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Key Calif. Industry Lacks Unified Voice

Posted: August 27, 2013 2:00 p.m.
Updated: August 27, 2013 2:00 p.m.
Hero/courtesy photo from the city of Santa Clarita Hero/courtesy photo from the city of Santa Clarita
Hero/courtesy photo from the city of Santa Clarita

Scores of trade associations operate in California to support industries, except in one area – filming.

Despite being a key economic industry, no single group exists to advocate on behalf of the entire film industry and the billions of dollars it delivers to the state and jobs it supports.

As a result, a very loosely formed coalition of guilds, unions, vendors and studios joined together to successfully lobby the legislature and governor in 2009, helping to create the $100 million California Film & Television Tax Credit Program – though even supporters of the program say it is still too weak to compete with other states, and other countries.

“We’re all focused on trying to expand the incentives in order to bring more work back here,” said Ed Duffy, business agent for Teamsters Local 399. “It affects the entire state when a production goes.”

For every film production job that is lost, $122,000 is lost to the community, according to the San Francisco Film Commission.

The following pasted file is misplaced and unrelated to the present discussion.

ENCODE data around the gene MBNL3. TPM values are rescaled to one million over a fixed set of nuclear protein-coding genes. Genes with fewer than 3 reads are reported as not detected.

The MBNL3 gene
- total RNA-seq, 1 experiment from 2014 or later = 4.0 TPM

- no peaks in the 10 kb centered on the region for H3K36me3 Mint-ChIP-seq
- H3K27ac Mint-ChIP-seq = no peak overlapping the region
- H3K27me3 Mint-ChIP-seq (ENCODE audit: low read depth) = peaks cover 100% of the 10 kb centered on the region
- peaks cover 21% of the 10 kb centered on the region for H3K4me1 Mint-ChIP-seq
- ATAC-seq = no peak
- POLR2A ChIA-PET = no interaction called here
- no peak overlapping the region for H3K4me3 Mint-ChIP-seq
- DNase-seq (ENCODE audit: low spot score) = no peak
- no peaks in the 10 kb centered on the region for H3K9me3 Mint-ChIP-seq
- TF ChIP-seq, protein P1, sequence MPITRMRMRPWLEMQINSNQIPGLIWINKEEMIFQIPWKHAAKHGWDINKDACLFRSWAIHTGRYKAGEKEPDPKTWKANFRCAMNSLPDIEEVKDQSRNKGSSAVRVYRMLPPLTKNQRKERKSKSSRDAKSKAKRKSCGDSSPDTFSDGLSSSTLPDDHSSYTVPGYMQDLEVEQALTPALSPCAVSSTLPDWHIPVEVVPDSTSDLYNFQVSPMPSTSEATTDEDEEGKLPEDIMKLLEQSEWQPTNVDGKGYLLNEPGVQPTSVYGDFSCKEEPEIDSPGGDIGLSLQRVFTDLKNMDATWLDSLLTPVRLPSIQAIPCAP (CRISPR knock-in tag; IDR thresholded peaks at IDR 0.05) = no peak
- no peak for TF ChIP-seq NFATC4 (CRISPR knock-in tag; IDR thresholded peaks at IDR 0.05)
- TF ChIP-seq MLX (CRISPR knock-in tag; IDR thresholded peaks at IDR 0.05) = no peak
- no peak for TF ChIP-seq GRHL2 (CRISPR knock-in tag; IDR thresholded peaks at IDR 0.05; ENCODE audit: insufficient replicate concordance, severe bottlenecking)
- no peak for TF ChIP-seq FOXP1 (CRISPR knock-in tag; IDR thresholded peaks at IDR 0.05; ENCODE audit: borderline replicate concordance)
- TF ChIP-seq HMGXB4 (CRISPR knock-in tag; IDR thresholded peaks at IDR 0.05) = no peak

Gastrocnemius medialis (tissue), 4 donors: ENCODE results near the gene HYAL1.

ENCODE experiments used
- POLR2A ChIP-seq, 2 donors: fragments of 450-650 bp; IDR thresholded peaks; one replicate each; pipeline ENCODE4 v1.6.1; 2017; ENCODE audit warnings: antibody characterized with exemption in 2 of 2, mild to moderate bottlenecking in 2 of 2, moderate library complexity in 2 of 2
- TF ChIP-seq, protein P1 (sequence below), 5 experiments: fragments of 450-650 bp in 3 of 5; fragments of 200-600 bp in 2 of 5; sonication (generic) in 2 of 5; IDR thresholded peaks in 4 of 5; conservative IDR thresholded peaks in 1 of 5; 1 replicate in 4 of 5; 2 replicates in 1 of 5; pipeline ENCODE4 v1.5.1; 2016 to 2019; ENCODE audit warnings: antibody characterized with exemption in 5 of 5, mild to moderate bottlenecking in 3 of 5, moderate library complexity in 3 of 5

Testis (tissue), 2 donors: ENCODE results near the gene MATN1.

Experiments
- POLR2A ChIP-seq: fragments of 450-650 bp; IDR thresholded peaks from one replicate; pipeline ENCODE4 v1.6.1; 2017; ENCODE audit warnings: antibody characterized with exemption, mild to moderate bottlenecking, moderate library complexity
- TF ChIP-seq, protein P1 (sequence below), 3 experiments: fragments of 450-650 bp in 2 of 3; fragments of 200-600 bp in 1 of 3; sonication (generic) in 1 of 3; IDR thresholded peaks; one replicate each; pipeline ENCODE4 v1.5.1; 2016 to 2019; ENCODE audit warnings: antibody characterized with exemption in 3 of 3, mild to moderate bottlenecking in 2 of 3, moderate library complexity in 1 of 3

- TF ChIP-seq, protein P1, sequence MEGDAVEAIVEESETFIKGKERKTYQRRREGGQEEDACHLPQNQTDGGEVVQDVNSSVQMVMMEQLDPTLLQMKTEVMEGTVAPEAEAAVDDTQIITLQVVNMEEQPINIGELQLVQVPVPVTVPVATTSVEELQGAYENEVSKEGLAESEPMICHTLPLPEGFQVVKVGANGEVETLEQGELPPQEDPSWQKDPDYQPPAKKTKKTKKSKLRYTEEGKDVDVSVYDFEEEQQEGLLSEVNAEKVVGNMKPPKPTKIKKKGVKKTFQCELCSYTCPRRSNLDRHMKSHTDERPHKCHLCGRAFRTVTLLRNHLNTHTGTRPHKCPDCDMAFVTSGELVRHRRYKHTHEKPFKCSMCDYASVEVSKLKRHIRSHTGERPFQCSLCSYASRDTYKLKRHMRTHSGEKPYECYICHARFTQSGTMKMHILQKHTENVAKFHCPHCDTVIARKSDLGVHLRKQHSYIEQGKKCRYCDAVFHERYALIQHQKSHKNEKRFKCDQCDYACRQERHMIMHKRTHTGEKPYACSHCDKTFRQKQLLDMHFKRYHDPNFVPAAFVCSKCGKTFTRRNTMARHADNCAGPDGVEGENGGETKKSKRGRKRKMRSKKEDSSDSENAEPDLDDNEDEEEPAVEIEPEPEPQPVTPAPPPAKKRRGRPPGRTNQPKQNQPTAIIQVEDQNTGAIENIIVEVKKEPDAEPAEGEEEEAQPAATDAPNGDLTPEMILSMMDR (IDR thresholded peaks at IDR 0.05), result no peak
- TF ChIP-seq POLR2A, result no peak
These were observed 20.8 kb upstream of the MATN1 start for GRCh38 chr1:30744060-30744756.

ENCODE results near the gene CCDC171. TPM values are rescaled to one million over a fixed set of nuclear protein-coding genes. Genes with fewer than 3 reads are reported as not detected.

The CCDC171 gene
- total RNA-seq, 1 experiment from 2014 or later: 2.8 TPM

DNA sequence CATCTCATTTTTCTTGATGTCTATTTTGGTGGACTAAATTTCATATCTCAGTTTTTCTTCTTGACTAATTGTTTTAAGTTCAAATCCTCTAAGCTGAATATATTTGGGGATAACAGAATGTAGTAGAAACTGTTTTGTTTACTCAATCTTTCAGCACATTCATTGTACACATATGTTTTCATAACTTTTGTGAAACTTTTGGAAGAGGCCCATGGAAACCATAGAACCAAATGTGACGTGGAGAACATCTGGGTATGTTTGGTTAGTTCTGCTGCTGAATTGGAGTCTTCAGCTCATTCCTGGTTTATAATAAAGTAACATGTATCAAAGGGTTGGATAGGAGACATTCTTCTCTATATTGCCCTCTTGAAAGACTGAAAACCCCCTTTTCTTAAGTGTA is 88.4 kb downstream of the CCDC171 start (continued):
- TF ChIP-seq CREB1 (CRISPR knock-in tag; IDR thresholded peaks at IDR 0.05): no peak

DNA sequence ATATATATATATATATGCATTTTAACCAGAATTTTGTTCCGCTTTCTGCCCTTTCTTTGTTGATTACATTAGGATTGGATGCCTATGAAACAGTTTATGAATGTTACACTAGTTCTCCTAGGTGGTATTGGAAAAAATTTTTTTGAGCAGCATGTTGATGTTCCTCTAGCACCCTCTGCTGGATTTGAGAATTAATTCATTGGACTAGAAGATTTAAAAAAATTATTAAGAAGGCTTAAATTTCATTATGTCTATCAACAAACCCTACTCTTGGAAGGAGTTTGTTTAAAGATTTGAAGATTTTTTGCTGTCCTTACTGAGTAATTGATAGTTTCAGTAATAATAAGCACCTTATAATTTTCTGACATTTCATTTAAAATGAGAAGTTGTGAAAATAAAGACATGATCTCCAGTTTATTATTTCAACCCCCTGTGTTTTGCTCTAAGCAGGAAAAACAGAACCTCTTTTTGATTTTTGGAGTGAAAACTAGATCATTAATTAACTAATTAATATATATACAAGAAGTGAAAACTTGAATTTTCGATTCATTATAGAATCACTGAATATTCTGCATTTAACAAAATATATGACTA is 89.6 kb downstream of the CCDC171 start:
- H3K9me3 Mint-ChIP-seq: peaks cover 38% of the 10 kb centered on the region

“A lot of production that should be shot in San Francisco moved,” Duffy said. “The TV series “Alcatraz” didn’t even shoot in San Francisco.”

Losing production on a rapid basis hurts jobs; it’s all about jobs and all about the economy in the state, he said.

If the industry doesn’t have those jobs in California, the state loses because companies and people are taking (and spending) their money elsewhere. And, because earnings tend to run above average in the industry, it’s economically advantageous for the state to keep people working where they live and spend their money.

As production companies take their filming to out-of-state locations, people in other states end up learning the skills, vendors start opening satellite companies, studios open and start building stages. And other industries, like hotel and tourism, suffer as well, he said.

“And then our members, who have taught others how to do their job, don’t get work,” Duffy said.

Feature film production in Los Angeles has dropped nearly 60 percent in the past 15 years, the coalition says. And of the primetime, scripted, one-hour TV programs, California now hosts less than 40 percent of the productions.

Jobs in the industry average above normal salaries, representing more of an economic loss to a region.

“All of the below-the-line unions changed their rates to keep production in California,” said Michael DeLorenzo, president of Santa Clarita Studios. “They now have tiers for lower productions in California, while 15 years ago there was one rate.”

And, local Santa Clarita studios have been charging rates that are some 20 years old to keep film production in the state, owners said. Industry experts at the SCV Business Journal Roundtable agreed that the industry has essentially been subsidizing itself to keep the home-grown industry alive.

“We have to remain competitive; if we don’t, those jobs are going somewhere else,” he said.



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